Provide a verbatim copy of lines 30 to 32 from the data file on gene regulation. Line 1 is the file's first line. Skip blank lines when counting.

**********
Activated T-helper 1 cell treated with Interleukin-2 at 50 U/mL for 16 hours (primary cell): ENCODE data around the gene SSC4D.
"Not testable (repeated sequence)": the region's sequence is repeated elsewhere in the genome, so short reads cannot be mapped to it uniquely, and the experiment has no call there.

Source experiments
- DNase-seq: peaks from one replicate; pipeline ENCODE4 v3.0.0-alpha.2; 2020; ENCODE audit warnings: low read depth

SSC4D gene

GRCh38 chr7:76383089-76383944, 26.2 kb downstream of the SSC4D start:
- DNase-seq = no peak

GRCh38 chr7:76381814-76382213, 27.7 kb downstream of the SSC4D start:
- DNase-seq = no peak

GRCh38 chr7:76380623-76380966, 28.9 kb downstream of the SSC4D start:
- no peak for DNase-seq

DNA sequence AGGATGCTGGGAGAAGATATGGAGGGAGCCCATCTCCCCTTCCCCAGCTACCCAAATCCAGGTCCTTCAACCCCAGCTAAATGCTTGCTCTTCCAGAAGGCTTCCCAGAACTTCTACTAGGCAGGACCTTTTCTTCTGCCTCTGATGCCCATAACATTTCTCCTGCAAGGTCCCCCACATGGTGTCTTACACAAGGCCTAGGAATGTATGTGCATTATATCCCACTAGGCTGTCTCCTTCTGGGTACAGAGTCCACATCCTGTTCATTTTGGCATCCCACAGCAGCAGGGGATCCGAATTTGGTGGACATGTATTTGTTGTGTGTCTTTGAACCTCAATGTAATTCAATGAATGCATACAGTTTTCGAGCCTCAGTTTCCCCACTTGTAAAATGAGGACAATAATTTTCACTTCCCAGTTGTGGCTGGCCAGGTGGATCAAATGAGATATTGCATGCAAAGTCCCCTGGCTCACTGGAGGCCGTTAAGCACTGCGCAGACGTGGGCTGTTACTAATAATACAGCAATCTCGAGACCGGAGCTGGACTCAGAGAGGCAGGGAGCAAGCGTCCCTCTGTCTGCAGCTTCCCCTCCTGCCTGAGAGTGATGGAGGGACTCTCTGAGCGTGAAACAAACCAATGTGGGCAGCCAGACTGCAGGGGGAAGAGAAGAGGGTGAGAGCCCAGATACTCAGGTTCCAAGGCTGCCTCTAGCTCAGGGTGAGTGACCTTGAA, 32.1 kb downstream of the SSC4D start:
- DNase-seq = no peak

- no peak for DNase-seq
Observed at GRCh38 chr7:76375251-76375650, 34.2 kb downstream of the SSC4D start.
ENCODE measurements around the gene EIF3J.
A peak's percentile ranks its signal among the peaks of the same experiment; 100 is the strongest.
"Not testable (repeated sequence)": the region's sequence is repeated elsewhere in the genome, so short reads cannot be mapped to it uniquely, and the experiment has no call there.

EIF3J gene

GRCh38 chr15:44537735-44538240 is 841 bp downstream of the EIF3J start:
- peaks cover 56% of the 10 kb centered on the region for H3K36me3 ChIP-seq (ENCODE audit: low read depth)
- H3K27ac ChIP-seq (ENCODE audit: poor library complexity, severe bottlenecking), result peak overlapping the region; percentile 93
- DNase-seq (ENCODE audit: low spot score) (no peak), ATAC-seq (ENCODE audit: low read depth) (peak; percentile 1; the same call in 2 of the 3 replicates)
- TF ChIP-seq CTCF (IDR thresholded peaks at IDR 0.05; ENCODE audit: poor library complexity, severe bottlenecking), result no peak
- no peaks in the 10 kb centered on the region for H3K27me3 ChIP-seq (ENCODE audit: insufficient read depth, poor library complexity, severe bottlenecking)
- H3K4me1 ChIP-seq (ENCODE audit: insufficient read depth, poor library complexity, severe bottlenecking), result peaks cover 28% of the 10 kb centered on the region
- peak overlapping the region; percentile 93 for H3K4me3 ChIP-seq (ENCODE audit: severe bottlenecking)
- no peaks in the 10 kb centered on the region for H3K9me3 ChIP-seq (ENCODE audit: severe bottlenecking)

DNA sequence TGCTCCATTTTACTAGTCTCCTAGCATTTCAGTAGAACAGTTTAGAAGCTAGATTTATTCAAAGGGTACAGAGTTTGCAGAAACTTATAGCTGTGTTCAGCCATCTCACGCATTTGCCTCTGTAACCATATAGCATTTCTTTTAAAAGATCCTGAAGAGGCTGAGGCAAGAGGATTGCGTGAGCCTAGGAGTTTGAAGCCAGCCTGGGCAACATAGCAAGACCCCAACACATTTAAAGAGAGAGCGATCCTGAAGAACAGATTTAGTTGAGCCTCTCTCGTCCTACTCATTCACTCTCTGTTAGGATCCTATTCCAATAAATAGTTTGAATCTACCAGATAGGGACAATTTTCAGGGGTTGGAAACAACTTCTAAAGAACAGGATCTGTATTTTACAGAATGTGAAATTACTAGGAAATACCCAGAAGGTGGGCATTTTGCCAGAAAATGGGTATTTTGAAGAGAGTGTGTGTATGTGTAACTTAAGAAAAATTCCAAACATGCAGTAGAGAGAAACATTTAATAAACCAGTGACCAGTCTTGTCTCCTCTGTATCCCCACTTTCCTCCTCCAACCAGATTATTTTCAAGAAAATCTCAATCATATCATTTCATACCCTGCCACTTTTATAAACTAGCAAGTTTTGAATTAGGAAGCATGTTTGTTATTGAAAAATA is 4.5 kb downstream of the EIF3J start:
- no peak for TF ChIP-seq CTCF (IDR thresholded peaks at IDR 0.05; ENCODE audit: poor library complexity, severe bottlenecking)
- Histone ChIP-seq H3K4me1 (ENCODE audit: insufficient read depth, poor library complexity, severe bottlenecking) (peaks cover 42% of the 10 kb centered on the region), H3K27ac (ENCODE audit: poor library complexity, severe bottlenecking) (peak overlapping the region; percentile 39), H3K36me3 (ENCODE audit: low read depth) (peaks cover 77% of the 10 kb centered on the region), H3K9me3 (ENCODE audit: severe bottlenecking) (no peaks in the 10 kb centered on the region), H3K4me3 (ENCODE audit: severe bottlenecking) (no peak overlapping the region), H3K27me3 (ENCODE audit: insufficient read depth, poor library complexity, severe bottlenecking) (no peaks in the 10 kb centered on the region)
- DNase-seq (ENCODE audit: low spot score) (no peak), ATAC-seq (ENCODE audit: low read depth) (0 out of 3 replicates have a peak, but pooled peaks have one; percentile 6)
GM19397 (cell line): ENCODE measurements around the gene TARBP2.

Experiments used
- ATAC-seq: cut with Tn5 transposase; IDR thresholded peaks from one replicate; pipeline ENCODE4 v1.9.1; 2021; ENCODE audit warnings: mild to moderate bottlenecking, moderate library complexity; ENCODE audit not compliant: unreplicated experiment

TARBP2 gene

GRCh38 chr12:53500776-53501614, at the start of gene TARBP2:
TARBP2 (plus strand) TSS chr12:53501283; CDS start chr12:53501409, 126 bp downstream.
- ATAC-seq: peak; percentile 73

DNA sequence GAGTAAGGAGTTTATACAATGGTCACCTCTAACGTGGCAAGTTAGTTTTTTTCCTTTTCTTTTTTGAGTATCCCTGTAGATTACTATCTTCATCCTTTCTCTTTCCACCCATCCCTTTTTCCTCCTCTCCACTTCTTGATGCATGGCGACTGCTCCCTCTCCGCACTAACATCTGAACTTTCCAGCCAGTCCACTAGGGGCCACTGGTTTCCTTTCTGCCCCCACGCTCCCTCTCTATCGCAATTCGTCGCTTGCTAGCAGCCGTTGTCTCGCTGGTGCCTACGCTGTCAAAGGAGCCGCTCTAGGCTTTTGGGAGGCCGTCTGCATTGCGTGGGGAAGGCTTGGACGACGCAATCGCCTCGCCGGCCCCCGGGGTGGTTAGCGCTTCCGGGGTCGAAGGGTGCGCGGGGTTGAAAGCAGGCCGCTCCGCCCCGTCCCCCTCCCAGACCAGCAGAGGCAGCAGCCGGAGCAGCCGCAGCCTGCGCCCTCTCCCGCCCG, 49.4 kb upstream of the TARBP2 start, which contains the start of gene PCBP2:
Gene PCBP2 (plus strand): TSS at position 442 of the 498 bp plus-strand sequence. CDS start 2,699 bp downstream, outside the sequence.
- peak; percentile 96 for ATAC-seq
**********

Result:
- no peak for TF ChIP-seq CTCF (IDR thresholded peaks at IDR 0.05; ENCODE audit: poor library complexity, severe bottlenecking)
- Histone ChIP-seq H3K4me1 (ENCODE audit: insufficient read depth, poor library complexity, severe bottlenecking) (peaks cover 42% of the 10 kb centered on the region), H3K27ac (ENCODE audit: poor library complexity, severe bottlenecking) (peak overlapping the region; percentile 39), H3K36me3 (ENCODE audit: low read depth) (peaks cover 77% of the 10 kb centered on the region), H3K9me3 (ENCODE audit: severe bottlenecking) (no peaks in the 10 kb centered on the region), H3K4me3 (ENCODE audit: severe bottlenecking) (no peak overlapping the region), H3K27me3 (ENCODE audit: insufficient read depth, poor library complexity, severe bottlenecking) (no peaks in the 10 kb centered on the region)
- DNase-seq (ENCODE audit: low spot score) (no peak), ATAC-seq (ENCODE audit: low read depth) (0 out of 3 replicates have a peak, but pooled peaks have one; percentile 6)